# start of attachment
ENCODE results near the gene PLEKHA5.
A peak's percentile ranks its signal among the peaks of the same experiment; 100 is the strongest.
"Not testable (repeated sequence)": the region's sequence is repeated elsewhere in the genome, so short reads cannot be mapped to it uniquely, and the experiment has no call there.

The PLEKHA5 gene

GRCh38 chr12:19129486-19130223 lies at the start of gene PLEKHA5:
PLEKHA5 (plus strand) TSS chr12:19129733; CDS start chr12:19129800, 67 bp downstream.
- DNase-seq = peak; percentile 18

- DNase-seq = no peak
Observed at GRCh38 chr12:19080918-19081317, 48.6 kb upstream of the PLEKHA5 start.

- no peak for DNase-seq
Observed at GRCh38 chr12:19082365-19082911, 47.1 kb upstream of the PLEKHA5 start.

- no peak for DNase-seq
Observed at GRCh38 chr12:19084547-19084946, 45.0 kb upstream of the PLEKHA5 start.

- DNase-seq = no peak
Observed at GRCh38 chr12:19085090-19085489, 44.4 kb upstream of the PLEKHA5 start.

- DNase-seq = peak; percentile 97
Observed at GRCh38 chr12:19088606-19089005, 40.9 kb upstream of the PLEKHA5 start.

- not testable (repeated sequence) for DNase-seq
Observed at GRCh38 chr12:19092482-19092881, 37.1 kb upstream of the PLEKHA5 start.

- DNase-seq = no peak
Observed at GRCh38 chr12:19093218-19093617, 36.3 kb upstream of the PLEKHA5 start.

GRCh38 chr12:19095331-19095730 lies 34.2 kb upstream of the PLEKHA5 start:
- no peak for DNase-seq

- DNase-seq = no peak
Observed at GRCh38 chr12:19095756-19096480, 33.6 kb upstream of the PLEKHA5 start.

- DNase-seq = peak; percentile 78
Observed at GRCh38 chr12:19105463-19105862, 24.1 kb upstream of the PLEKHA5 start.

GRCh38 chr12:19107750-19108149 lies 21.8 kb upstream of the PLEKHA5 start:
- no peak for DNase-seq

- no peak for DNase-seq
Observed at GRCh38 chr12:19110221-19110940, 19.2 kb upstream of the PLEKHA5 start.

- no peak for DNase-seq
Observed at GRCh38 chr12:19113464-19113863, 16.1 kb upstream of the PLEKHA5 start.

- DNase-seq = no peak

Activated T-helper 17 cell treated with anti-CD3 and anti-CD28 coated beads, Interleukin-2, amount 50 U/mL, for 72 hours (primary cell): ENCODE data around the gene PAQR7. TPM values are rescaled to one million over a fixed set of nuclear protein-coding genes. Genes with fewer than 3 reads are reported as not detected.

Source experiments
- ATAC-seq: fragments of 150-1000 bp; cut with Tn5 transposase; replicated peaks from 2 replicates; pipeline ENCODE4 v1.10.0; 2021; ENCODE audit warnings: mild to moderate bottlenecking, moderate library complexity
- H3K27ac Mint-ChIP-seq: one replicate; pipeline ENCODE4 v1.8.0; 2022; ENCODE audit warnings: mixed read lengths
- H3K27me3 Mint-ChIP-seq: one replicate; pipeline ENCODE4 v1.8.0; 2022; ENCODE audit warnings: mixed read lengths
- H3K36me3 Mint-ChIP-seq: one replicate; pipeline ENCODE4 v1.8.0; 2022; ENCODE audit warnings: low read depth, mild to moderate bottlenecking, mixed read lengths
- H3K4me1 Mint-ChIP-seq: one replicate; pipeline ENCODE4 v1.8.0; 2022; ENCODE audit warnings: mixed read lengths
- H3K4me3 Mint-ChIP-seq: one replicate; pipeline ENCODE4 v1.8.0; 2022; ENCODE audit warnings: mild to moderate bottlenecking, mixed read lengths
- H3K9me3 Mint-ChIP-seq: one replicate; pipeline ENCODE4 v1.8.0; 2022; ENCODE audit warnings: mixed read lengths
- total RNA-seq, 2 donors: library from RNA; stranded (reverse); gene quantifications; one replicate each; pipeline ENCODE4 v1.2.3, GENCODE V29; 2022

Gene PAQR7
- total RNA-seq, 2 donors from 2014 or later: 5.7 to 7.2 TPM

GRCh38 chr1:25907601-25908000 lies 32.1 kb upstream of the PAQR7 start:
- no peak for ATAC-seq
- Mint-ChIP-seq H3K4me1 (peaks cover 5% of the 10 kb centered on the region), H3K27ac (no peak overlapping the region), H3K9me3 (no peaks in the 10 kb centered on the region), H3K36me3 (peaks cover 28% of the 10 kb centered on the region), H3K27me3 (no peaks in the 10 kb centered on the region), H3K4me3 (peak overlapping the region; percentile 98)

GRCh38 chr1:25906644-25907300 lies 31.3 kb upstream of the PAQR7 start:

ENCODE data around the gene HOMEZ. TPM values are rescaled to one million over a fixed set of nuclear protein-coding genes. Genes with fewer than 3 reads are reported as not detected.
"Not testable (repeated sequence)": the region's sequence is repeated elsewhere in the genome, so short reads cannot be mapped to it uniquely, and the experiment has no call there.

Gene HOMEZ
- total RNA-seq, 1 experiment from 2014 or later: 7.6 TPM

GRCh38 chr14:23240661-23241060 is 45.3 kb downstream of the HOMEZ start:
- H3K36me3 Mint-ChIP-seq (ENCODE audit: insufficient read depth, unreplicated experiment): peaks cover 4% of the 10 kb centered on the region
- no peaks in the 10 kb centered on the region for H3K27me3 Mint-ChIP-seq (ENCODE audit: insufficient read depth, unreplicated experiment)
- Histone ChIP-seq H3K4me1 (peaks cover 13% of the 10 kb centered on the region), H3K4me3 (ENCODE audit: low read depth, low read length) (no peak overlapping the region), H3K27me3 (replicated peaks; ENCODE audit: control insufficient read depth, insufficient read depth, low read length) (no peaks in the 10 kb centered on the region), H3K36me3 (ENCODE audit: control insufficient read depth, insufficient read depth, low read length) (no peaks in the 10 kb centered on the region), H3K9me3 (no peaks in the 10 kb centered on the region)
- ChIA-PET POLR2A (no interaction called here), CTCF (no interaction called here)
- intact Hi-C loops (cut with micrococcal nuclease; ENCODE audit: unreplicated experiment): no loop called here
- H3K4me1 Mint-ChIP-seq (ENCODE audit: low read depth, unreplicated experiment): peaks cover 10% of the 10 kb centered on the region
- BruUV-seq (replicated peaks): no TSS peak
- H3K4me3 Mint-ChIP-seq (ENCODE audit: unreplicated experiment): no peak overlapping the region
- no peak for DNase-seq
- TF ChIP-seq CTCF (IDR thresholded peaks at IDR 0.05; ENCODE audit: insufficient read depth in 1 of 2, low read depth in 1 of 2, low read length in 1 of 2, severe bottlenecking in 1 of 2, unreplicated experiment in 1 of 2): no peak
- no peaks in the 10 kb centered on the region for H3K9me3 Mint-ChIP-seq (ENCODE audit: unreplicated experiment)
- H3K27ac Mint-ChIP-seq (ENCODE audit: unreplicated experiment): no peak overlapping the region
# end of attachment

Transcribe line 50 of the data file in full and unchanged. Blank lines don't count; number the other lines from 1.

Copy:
GRCh38 chr1:25906644-25907300 lies 31.3 kb upstream of the PAQR7 start: